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DHANYA SAMUEL catches up with The Fifths, a music band wowing the crowds in Melbourne’s Indian community
Electro Pop Bollywood. That’s how they describe the music they make.
A surprisingly refreshing music band, The Fifths are all set to change the live Indian music scene in Melbourne.
The Fifths, as the name suggests, has five members. There’s Rohan with his smooth delivery of vocals that comes from his background in Shastriya sangeet; Aditya, who is a self-taught musician with a powerful voice; Harsha whose artistry ranges from playing the guitar to music production; AP on the drums and percussion with her impeccable timing, otherwise known as Dhol Baby, and Sarang on the keyboards with a background in classical piano.
“As our friendships deepened, the personality of the band emerged and our style of music started taking shape,” reveals Sarang.
They initially met while performing at community shows. Their shared passion for music soon bought them together as a group and the band started performing at small events and parties. More recognition came their way when The Fifths began performing support acts for music artists like Udit Narayan and Lucky Ali who were touring Australia.
Inspired by the growing public acceptance that no doubt gave them a boost in confidence, The Fifths finally began to create their own music. They have just announced the launch of their EP featuring some of their original tracks on 22 June at The Toff in Town (252 Swanston Street, Melbourne).
The Fifths draw inspiration from various sources when it comes to creating songs for their albums. From AR Rahman and Coke Studio to The Beatles and Beethoven, their style of music is varied and a tribute to musicians, artists and composers they like best.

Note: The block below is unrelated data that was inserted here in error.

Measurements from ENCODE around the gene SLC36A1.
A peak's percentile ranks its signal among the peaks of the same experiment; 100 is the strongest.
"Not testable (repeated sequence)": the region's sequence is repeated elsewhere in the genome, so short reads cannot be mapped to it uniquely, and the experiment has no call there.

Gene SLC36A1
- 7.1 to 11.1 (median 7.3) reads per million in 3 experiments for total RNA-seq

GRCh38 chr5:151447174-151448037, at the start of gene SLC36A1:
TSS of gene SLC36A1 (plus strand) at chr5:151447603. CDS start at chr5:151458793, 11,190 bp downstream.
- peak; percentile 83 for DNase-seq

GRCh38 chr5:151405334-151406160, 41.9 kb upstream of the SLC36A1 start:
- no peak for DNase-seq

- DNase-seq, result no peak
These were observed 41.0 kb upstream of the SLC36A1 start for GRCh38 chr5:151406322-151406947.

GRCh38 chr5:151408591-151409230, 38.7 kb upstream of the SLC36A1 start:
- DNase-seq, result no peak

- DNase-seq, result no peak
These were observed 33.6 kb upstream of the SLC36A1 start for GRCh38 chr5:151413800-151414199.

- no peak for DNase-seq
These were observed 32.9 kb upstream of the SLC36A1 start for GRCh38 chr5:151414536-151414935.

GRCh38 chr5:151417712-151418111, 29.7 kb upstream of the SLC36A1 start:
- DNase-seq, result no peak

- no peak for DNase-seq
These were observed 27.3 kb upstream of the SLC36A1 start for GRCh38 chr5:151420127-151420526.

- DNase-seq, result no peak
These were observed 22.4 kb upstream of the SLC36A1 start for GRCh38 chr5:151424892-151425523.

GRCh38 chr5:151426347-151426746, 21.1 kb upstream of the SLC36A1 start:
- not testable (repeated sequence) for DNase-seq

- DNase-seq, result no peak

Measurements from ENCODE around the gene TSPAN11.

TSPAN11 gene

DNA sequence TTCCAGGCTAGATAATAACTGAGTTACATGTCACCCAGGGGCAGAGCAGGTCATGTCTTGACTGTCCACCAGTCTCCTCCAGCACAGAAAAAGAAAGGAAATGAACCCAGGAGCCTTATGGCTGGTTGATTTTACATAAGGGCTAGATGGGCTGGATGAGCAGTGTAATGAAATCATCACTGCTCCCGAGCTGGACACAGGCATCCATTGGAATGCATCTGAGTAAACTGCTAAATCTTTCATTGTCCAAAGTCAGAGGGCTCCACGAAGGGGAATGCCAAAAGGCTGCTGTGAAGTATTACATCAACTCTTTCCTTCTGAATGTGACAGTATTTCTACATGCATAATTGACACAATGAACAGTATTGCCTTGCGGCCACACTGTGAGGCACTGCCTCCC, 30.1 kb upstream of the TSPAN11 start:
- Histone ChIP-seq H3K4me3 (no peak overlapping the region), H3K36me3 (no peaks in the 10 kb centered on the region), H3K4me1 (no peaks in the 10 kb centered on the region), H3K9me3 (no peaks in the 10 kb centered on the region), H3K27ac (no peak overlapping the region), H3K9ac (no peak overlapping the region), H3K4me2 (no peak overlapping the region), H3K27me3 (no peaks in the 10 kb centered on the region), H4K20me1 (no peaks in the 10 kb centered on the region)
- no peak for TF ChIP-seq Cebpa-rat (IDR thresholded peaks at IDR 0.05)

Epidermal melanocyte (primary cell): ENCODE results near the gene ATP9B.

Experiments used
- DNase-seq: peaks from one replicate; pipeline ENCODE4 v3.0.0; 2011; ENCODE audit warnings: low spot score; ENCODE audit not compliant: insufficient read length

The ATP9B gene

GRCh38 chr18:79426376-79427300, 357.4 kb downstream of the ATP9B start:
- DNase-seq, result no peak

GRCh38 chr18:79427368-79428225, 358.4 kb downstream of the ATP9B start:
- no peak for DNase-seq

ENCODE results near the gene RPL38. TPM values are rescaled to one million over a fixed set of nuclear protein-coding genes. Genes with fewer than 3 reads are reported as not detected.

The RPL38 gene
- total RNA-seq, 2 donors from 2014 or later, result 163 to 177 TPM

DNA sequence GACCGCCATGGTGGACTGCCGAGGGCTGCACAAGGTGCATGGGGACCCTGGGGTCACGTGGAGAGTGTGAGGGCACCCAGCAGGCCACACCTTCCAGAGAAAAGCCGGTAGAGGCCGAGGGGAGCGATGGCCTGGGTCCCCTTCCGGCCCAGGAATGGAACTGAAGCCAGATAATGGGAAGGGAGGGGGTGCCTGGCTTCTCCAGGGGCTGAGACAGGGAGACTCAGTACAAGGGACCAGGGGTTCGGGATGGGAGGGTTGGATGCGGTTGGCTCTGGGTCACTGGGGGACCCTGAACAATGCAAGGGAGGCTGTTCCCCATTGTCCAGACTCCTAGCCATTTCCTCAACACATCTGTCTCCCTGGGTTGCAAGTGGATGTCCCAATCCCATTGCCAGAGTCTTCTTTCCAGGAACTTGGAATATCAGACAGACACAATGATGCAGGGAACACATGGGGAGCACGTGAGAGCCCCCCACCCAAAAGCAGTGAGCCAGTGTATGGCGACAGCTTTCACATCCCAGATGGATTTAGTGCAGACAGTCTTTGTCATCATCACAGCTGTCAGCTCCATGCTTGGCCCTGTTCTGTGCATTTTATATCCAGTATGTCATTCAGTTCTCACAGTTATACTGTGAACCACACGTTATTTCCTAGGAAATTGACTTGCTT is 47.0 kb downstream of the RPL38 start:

Speaking to Indian Link about their experience performing live in Melbourne, the band members say that the incredible cultural diversity and vibrant music scene of the city is highly invigorating and inspiring.
“We have performed at a number of iconic venues around the city; the people in Melbourne have proven to be very open to Indian music,” Sarand observes. “We daresay that a number of Aussies have become our ardent followers! This is why we are proud to call Melbourne our home. Having said that, live Indian music is not as prevalent in Melbourne as music from other cultures, throwing the door wide open for other Melbourne-based Indians who share similar aspirations as us.”
While every performance is a memorable one, their recent one at White Night 2017 turned out to be a standout one. There was visual extravaganza with colours, lights and theatrics and The Fifths were thrilled to perform on such a huge platform.
Team effort and time management plays an integral role in the sustenance of any band. With full time jobs, family commitments and bills to pay, a balance has to be maintained between the music and everyday life.
“We generally meet once a week and additional meetups are scheduled when necessary, e.g. recording a new song in our studio. Technology plays a huge role with WhatsApp ensuring that there never really is a dull moment in our lives outside the band.”
The musicians have a lot of dreams and aspirations for their band. It might take a lot of hard work and perseverance but one day, they hope to have the crowds flocking to see them perform at the Sydney Opera House or Royal Albert Hall, London.
For budding music artists out there, The Fifths have only one piece of advice. “Music is a universal language, so don’t be afraid to communicate your distinctive style to the public.”
Also, get involved in the local music scene as much as possible and don’t undermine the importance of social media.
Follow The Fifths on www.facebook.com/thefifthsmelbourne